As part of the run-up to the Emmy nominations, The Hollywood Reporter's web site has been running a series of videos in which various showrunners -- including Mad Men's Matthew Weiner, True Blood's Alan Ball, and Grey's Anatomy's Shonda Rhimes chitchat about various aspects of production, from network standards to product placement.
In the clip above, they express frustration about the proliferation of spoilers -- leaked information about what's going to happen on episodes that haven't aired yet. (This is indeed the traditional definition of a spoiler; it is only much more recently that the term has, for some, taken on the new meaning of "information about a show that you personally haven't chosen to watch yet and perhaps never will, but it would be great if nobody would say anything about it in case you eventually do.")
Their varied reactions are fascinating. Ball (along with The Office creator Greg Daniels) is annoyed by the effect of spoiler-hunters on the logistics of filming, Weiner seems affronted by the disruption of his creative process when people don't digest the show at the pace he intends, and Shonda Rhimes -- Shonda Rhimes, of all people -- professes to just not understand, as she puts it, "why spoilers make people happy."
Weiner goes on to insist that people don't actually enjoy reading spoilers; they are only fun for the people who are doing the revealing, who are in fact making everyone else miserable. That's true in the case of people being involuntarily spoiled (a major problem for, in particular, all online communities where serial shows are discussed).
But there is also a massive, thriving community of people desperate to be voluntarily spoiled, and it's fruitless to pretend that part of the challenge isn't that you're trying to defeat simple curiosity -- the fact that people are impatient and don't like waiting.
Furthermore, if you were looking for a defender of spoiler-free living, you would not logically go to Shonda Rhimes.
The tease and the long history of string-pulling, after the jump...
What makes Rhimes such an unlikely and seemingly disingenuous advocate of the "I don't understand why spoilers make people happy" theory is her long history of teasing (and teasing and teasing) future episodes to play on the exact impatience that she claims not to understand. The Grey's Anatomy writers have a blog, in fact, and before the last episode of the season, she wrote this:
We're going dark, people. Why? Because next week's episodes (two in one night) are so explosive and cliff-hanger-y that we, the writers, have all agreed that we can't even talk about them.
If you truly didn't understand the mentality that leads to surprise-busting, you wouldn't promote your own show with phrases like "explosive and cliff-hanger-y." If you know why "cliff-hanger-y" is a good word to pin on your own season finale, then you know why spoilers make (some) people happy.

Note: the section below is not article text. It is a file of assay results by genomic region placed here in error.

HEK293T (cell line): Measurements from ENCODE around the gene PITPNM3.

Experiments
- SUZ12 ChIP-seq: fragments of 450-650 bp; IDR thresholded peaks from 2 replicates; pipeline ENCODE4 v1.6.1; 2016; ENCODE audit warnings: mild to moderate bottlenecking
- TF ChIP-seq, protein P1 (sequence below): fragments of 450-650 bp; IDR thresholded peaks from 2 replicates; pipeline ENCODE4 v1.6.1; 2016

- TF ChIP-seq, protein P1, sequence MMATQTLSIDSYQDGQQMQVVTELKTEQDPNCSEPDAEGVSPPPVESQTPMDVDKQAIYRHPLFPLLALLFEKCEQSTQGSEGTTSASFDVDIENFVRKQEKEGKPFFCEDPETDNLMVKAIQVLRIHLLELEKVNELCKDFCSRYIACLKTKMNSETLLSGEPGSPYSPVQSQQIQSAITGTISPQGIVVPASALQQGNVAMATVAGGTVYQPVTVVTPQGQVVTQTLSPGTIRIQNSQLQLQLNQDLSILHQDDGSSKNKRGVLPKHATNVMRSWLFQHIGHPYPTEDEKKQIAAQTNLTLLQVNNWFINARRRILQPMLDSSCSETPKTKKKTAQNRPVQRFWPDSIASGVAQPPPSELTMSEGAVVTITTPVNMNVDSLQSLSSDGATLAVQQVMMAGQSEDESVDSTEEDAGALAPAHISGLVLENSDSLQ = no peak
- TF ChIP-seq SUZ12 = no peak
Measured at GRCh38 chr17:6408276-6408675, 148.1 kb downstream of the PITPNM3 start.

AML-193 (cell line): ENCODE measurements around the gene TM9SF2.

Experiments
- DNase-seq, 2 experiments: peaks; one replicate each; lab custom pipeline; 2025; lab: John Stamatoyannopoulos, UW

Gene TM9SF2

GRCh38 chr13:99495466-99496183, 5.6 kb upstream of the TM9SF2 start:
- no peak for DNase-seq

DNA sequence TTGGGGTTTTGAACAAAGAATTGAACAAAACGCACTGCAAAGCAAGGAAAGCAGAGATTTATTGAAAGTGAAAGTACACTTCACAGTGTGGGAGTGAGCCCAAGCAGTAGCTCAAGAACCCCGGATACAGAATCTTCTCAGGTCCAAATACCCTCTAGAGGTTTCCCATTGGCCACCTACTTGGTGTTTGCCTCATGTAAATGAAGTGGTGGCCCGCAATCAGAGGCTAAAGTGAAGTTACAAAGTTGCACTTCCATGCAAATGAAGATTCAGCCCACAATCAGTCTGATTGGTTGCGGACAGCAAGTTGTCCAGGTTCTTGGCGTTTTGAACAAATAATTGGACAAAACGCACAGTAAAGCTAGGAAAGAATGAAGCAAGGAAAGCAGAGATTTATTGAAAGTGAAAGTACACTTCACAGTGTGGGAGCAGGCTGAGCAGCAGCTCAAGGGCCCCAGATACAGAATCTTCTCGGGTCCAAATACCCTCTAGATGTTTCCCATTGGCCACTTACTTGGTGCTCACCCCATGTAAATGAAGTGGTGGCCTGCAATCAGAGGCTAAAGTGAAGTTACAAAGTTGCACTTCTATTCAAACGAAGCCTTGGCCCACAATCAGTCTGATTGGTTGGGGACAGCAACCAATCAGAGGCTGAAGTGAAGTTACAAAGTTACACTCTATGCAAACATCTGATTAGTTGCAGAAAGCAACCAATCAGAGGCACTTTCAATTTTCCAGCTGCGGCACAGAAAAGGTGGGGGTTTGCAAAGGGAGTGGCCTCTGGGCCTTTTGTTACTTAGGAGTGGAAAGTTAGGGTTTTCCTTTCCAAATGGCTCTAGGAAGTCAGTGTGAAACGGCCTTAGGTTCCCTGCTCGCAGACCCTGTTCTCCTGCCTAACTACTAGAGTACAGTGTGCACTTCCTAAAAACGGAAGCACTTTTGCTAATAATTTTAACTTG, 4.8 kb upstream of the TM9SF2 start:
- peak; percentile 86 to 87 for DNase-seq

Fans have always craved the cycle of suspense and resolution; that's the reason the word "cliffhanger" was invented a few years before the Internet started trying to figure out whether Meredith and McDreamy were going to get married or not. The fact that they don't always want to play out that cycle on the schedule set by the show isn't all that baffling.
Certainly, if there had been a popular Internet at the time of "Who Shot J.R.?", it would have been on the case, trying desperately to beat the Dallas writers to the punch.
What's interesting is that nowhere in this discussion do the showrunners acknowledge that the rise of spoilerphilia has led to an equal and opposite rise in spoilerphobia. The people trying to ruin every surprise in great detail are met at every turn by people who are insistent that they don't want to know information that would once have been considered totally innocuous, like what was shown in the "Next week on..." previews, published titles for upcoming episodes, whether a particular actor has been cast in a particular show, and so forth.
This is really the trick of managing your own fandom. To make spoilerphiles happy, you have to feed them at least enough information to keep them speculating and doing frame-by-frame analysis of the previews; they need kindling, and that's what it is when Rhimes leaks information about her own show (information, that in that specific case, turned out to be highly misleading if not an outright lie, interestingly) (don't read it you've been freeze-dried and stuck in a bottle and haven't watched this season of Grey's Anatomy yet).
But to make spoilerphobes happy, you can't reveal so much that absolutely everybody unavoidably knows what's coming. People who hate spoilers really hate them -- I have one friend I firmly believe would cut all ties with me if I accidentally gave away the results of so much as an episode of American Idol before he watched it.
The more online spoiler specialists you have and the more easily information travels, the greater the tension between the camps. So I leave it to you: where do you come down? Do you read spoilers? Does it depend on the show? Did you have an "explosive and cliff-hanger-y" weekend? (Okay, you don't have to answer the last one.)